Teaching your horse tricks on the ground is a great way to spend time with them and build more trust and confidence in both horse and rider. A simple trick to teach your horse is how to bow and there are two different ways to approach it, with and without ropes. Keep reading to find out how!
The Rope Method
Most trainers like to be able to train their horses to be able to be led by their feet. This can be important for working ranch or trail horses in case they come across wire in the grass. Using a rope to teach your horse may be a quicker way to do so, but it can also turn into a rodeo quickly.
The first thing you will need to do is loop a 15-foot rope between the hoof and the fetlock. Throw the rope over your horse’s back and under the belly, like a cinch, standing on the same side as the roped foot.
Next, apply pressure to the rope until your horse lifts their foot, as soon as they do, let go of the pressure. The goal is to have the cannon bone parallel to the ground.
Once your horse has mastered this, ask them to back up and with a couple of tries, the result will be a bow.
No Ropes Method
Not using ropes to teach your horse to bow may take a bit more time to teach, but overall more rewarding and much safer for both of you.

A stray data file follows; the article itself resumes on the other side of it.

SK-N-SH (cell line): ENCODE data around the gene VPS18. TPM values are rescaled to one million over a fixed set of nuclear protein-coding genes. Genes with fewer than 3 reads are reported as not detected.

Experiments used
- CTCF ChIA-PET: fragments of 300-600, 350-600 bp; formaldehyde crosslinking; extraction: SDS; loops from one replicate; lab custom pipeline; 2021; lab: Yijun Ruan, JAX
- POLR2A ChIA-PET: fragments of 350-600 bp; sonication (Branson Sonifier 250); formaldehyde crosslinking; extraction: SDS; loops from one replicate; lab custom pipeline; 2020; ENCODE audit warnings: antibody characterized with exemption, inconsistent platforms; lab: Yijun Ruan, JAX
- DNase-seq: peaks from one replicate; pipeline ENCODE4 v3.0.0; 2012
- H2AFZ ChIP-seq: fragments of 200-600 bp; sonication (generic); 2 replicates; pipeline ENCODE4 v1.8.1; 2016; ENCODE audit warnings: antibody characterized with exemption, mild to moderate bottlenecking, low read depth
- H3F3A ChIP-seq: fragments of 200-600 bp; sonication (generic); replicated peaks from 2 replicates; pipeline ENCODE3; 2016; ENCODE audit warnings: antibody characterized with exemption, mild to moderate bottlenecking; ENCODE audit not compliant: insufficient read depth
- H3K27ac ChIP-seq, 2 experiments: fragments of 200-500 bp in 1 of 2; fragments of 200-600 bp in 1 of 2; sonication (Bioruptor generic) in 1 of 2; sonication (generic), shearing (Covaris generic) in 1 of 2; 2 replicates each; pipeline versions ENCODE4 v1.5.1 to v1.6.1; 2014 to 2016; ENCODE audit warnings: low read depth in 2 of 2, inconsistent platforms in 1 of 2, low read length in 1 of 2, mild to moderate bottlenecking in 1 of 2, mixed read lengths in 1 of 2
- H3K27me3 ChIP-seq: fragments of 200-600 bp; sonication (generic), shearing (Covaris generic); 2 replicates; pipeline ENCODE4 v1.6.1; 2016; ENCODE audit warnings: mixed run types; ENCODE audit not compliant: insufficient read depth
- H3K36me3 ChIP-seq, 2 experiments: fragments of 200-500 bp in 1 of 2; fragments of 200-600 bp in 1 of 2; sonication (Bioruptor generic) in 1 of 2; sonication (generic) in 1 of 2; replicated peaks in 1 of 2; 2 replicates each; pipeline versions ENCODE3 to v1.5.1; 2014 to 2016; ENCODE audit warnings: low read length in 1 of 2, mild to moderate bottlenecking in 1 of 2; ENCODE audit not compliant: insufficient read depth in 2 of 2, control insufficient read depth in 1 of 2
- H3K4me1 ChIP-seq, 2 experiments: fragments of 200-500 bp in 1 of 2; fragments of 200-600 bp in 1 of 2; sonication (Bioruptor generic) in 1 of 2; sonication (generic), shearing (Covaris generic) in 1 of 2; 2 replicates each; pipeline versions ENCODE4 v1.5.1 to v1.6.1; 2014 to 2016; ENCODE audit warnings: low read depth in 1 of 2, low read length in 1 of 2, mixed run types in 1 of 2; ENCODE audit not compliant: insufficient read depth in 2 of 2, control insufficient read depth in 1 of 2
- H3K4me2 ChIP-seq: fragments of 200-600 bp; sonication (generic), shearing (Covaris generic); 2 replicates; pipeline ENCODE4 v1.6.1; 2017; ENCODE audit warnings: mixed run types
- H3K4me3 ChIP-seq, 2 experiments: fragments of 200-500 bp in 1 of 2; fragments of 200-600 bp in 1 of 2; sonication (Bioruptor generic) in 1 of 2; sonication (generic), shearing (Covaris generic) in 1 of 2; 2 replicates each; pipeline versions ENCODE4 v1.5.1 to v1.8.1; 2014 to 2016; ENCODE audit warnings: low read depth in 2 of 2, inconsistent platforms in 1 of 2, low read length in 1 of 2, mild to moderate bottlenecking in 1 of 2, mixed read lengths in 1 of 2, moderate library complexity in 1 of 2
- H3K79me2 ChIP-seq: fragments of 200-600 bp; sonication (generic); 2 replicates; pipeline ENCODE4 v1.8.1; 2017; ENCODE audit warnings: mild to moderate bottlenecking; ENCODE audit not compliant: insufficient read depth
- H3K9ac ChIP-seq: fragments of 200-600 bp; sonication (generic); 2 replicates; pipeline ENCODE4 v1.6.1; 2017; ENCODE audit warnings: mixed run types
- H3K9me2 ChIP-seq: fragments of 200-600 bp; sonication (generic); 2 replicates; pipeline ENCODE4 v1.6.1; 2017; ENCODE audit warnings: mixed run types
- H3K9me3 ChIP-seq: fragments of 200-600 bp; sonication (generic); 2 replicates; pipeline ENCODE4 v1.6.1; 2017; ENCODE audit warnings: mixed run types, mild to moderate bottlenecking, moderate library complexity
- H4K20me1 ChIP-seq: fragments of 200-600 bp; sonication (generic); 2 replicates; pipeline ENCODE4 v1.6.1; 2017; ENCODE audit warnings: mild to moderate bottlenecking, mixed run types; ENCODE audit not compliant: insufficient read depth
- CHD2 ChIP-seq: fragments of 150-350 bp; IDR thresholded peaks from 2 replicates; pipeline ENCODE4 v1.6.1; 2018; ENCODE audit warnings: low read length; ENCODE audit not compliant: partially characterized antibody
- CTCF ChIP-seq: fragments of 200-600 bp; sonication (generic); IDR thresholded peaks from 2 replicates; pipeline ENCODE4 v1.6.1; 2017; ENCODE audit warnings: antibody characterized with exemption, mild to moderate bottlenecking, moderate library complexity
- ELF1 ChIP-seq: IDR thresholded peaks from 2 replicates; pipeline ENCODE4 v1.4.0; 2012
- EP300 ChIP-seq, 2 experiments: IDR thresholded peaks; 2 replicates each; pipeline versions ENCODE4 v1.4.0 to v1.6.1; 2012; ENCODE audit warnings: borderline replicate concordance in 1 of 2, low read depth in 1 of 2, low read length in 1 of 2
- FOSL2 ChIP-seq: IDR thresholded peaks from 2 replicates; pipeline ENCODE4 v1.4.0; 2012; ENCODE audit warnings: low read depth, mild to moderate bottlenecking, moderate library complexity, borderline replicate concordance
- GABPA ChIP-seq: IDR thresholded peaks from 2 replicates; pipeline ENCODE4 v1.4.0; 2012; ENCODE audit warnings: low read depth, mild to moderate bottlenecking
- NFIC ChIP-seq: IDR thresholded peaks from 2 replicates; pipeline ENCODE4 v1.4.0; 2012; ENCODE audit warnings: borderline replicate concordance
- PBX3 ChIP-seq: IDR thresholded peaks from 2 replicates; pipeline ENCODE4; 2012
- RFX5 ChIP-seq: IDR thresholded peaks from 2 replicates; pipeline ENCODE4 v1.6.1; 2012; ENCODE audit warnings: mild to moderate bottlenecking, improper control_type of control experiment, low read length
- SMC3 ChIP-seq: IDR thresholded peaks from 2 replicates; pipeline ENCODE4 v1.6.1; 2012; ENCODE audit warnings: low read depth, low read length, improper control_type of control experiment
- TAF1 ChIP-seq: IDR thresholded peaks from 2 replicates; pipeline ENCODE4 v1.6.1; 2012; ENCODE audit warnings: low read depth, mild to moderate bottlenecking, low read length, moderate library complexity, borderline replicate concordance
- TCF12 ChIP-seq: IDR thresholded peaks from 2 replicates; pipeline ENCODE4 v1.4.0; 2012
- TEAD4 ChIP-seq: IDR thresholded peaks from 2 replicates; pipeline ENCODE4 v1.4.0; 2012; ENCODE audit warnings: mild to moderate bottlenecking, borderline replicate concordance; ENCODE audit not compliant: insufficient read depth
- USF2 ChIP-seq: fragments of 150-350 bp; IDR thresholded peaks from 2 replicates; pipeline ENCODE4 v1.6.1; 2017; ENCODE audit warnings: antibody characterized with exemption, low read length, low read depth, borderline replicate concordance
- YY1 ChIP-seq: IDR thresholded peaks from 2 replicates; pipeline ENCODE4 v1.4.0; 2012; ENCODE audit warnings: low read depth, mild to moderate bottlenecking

The foundation of teaching your horse to bow is backing up without pressure. Once you and your horse have mastered a soft back up, teach them to back up using cues, not even touching their lead line.
Next, start asking them to lift their foot, again so the cannon bone is parallel to the ground. Start by holding it and then start using cues like taping above the knee to indicate you want them to lift their leg.
Once you and your horse have these cues down, ask them to back up while keeping their leg lifted. You may have to start by holding the leg and rocking them to back up. Once comfortable, you can start incorporating the hands-free cues of backing up and lifting their leg to flow into a bow.
Tips for Tricks
Remember, when training your horse, it is important to release pressure at the right moment when they have done what is asked.
When teaching your horse to bow, use a soft area. Avoid hard surfaces and rocks.
To keep your horse’s attention on you, use a quiet setting. Away from feed and pasture mates is best.
Although it is not needed, if you would like, you can use positive reinforcement like a horse treat as a reward when your horse has done what is asked. Just be careful not to use them too often!
Horse Courses by Elaine Heney
- Listening to the Horse - The Documentary by Elaine Heney & Grey Pony Films
- Shoulder In & Out Training for better balance, bend & topline development with your horse
- Over 110+ Polework Exercises & Challenges to Download
- Dancing at Liberty & Creating Connection with Your Horse (11 lessons) - Grey Pony Films
Now that you know the basics, it’s time to take a bow! Have you taught your horse this trick?